5. The detector of claim 1 wherein the second operating angle is in the range of from about 15 degrees to about 30 degrees.
6. The detector of claim 1 wherein the second operating angle is of about 25 degrees.
7. The detector of claim 1 wherein the second operating angle is of about 23 degrees.
8. The detector of claim 1 wherein said pre-loaded set of parameters includes a transition counter threshold, a high transition limit, a low transition limit, a maximum counting limit and a minimum counting limit.
9. The detector of claim 1 wherein the monitoring unit comprises a location unit and wherein said location unit is inactivated upon determination of a horizontal resting orientation and re-activated upon determination of a non-horizontal orientation.
10. The detector according to claim 9 wherein said location unit is a GPS receiver.
11. A monitoring device associated with a tracked person, the monitoring device comprising:
a GPS receiver for receiving location coordinates of said monitoring device;
an attitude detector for detecting a horizontal/non-horizontal orientation of said monitoring device, and
a control circuit adapted for activating said GPS receiver when the orientation of said device is determined to be non-horizontal and for inactivating said GPS receiver when the orientation is determined to be horizontal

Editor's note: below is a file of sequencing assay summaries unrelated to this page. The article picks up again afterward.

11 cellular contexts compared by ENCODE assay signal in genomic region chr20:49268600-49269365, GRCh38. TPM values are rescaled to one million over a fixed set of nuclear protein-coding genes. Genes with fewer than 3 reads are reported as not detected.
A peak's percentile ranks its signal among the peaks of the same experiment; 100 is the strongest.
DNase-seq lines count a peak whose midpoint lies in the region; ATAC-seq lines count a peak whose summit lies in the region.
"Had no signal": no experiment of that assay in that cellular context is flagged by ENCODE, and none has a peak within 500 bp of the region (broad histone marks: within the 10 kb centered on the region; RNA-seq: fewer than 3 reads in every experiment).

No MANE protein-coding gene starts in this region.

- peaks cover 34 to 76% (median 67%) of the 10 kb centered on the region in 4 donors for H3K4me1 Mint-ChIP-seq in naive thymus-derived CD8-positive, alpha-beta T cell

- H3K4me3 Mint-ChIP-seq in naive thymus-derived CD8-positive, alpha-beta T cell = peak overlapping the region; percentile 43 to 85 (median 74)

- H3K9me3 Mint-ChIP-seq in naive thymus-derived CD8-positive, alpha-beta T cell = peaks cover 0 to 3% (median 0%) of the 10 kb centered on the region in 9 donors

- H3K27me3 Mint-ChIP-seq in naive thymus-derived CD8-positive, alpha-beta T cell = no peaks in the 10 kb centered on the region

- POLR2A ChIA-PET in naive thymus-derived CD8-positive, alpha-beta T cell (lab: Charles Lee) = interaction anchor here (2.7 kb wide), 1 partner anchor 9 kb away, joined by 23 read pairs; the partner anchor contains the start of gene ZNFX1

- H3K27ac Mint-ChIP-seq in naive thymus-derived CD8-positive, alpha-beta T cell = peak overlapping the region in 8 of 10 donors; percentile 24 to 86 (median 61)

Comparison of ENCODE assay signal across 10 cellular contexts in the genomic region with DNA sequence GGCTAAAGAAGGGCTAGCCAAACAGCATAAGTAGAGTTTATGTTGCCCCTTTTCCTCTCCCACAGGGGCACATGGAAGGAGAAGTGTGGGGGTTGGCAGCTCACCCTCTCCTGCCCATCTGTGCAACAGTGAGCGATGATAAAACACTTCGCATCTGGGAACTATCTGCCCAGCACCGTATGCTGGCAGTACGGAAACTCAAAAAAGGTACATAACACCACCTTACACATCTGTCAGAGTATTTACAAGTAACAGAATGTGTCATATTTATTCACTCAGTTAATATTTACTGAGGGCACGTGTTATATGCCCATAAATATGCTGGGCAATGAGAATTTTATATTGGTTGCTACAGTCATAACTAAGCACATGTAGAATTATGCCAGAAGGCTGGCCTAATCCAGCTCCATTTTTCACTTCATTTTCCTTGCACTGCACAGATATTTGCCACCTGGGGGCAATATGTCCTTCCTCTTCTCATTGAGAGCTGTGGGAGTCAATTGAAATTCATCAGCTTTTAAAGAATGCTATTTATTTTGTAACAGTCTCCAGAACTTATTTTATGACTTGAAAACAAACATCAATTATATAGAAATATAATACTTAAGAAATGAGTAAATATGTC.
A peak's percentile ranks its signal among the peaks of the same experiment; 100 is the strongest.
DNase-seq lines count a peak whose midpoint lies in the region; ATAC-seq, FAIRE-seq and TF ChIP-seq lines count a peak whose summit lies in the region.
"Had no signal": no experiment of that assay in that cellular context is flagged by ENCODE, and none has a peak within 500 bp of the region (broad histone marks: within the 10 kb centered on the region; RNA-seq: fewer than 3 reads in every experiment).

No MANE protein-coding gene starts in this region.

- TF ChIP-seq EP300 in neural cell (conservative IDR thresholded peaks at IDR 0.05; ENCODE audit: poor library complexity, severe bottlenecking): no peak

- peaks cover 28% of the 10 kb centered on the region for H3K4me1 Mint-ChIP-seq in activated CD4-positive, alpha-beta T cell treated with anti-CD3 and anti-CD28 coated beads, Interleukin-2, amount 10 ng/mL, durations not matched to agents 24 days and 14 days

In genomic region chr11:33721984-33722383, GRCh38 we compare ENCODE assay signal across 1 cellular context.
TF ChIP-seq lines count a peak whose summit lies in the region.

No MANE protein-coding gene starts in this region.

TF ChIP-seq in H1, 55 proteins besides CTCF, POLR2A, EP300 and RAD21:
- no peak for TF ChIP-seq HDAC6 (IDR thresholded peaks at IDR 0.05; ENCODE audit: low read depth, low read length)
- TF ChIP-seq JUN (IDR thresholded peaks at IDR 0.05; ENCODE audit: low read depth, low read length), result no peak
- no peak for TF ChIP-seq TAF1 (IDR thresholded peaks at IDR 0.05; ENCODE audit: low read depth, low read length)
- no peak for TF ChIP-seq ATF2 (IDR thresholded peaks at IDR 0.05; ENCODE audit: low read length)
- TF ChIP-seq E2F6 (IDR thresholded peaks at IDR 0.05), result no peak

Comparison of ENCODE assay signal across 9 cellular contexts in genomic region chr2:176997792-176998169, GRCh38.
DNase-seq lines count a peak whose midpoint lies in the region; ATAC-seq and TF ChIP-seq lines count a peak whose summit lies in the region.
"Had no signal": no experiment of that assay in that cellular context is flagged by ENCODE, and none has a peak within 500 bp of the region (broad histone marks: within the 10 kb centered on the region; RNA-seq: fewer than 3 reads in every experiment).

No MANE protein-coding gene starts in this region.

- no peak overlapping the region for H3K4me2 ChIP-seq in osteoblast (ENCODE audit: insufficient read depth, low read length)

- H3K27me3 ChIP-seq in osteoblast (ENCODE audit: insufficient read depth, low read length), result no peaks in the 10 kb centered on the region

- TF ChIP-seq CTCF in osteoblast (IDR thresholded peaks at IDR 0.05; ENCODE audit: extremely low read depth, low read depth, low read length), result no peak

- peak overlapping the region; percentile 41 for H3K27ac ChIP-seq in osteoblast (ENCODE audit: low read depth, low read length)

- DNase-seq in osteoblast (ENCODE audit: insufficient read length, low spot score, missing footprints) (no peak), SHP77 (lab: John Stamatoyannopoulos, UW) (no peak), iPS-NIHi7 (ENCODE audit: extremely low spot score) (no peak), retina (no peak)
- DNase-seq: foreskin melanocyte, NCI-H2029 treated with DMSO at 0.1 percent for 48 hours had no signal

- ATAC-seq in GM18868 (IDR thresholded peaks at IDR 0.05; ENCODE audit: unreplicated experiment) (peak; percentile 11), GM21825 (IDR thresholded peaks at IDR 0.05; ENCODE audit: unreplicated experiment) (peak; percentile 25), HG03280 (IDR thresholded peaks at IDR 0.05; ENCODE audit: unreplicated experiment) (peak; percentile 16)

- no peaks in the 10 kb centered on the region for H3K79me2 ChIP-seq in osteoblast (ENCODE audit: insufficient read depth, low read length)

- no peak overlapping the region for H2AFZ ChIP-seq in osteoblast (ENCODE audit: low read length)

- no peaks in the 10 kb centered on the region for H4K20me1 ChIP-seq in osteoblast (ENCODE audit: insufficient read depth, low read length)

wherein the attitude detector comprises:
a first tip-over switch of a first operating angle and a second tip-over switch of a second operating angle, said second operating angle being larger than said first operating angle, wherein both the first and second tip-over switches are coupled to said monitoring device such that a change in orientation of the monitoring device causes an equivalent change in orientation both said first and second tip-over switches and wherein each of said first and second tip-over gives an output signal of a first value when tilted by an angle above its respective operating angle and of a second value when tilted by an angle below its respective operating angle;
a tip-over transition counter for counting transition of said first tip-over switch during
a predetermined time interval; and
an attitude calculator module to receive readouts of said tip-over transition counter and said second tip-over switch, to calculate a tip-over counter value according to said readouts, and to determine the orientation of said monitoring device based on said tip-over counter value and a stored set of predetermined parameters.
12. The monitoring device of claim 11 wherein said device is in short-range wireless communication with an electronic tag worn by the monitored person.
13. The monitoring device of claim 12 wherein said device further includes a communications means for communicating with a central monitoring device.